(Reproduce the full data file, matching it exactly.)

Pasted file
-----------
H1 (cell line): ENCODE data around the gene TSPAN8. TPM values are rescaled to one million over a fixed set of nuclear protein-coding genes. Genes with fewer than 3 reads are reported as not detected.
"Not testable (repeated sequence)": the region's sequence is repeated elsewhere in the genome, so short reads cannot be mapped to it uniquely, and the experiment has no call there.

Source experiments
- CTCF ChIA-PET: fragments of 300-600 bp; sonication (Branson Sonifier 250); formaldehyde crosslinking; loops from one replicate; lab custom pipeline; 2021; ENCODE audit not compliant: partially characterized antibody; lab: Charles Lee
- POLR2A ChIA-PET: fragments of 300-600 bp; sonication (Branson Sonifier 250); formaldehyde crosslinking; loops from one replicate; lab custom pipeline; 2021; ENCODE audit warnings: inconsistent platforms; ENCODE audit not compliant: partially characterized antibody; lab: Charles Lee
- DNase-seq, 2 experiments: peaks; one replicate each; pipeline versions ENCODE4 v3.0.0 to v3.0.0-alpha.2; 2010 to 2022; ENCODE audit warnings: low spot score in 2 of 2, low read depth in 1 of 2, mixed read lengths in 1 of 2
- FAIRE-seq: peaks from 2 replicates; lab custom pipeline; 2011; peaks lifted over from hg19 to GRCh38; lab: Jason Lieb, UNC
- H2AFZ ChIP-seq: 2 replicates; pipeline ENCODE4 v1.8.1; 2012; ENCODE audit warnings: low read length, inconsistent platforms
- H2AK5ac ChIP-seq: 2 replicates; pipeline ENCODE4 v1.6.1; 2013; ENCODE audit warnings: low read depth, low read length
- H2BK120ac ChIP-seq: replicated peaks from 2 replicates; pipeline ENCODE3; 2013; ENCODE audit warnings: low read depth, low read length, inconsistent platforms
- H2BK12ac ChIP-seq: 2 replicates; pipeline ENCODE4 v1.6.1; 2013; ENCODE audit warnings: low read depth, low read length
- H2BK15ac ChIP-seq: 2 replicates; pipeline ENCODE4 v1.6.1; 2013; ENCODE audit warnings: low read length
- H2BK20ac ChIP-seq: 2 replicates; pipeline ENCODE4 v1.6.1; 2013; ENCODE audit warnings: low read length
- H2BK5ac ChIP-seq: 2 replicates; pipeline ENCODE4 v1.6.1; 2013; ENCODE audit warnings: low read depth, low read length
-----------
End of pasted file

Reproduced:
H1 (cell line): ENCODE data around the gene TSPAN8. TPM values are rescaled to one million over a fixed set of nuclear protein-coding genes. Genes with fewer than 3 reads are reported as not detected.
"Not testable (repeated sequence)": the region's sequence is repeated elsewhere in the genome, so short reads cannot be mapped to it uniquely, and the experiment has no call there.

Source experiments
- CTCF ChIA-PET: fragments of 300-600 bp; sonication (Branson Sonifier 250); formaldehyde crosslinking; loops from one replicate; lab custom pipeline; 2021; ENCODE audit not compliant: partially characterized antibody; lab: Charles Lee
- POLR2A ChIA-PET: fragments of 300-600 bp; sonication (Branson Sonifier 250); formaldehyde crosslinking; loops from one replicate; lab custom pipeline; 2021; ENCODE audit warnings: inconsistent platforms; ENCODE audit not compliant: partially characterized antibody; lab: Charles Lee
- DNase-seq, 2 experiments: peaks; one replicate each; pipeline versions ENCODE4 v3.0.0 to v3.0.0-alpha.2; 2010 to 2022; ENCODE audit warnings: low spot score in 2 of 2, low read depth in 1 of 2, mixed read lengths in 1 of 2
- FAIRE-seq: peaks from 2 replicates; lab custom pipeline; 2011; peaks lifted over from hg19 to GRCh38; lab: Jason Lieb, UNC
- H2AFZ ChIP-seq: 2 replicates; pipeline ENCODE4 v1.8.1; 2012; ENCODE audit warnings: low read length, inconsistent platforms
- H2AK5ac ChIP-seq: 2 replicates; pipeline ENCODE4 v1.6.1; 2013; ENCODE audit warnings: low read depth, low read length
- H2BK120ac ChIP-seq: replicated peaks from 2 replicates; pipeline ENCODE3; 2013; ENCODE audit warnings: low read depth, low read length, inconsistent platforms
- H2BK12ac ChIP-seq: 2 replicates; pipeline ENCODE4 v1.6.1; 2013; ENCODE audit warnings: low read depth, low read length
- H2BK15ac ChIP-seq: 2 replicates; pipeline ENCODE4 v1.6.1; 2013; ENCODE audit warnings: low read length
- H2BK20ac ChIP-seq: 2 replicates; pipeline ENCODE4 v1.6.1; 2013; ENCODE audit warnings: low read length
- H2BK5ac ChIP-seq: 2 replicates; pipeline ENCODE4 v1.6.1; 2013; ENCODE audit warnings: low read depth, low read length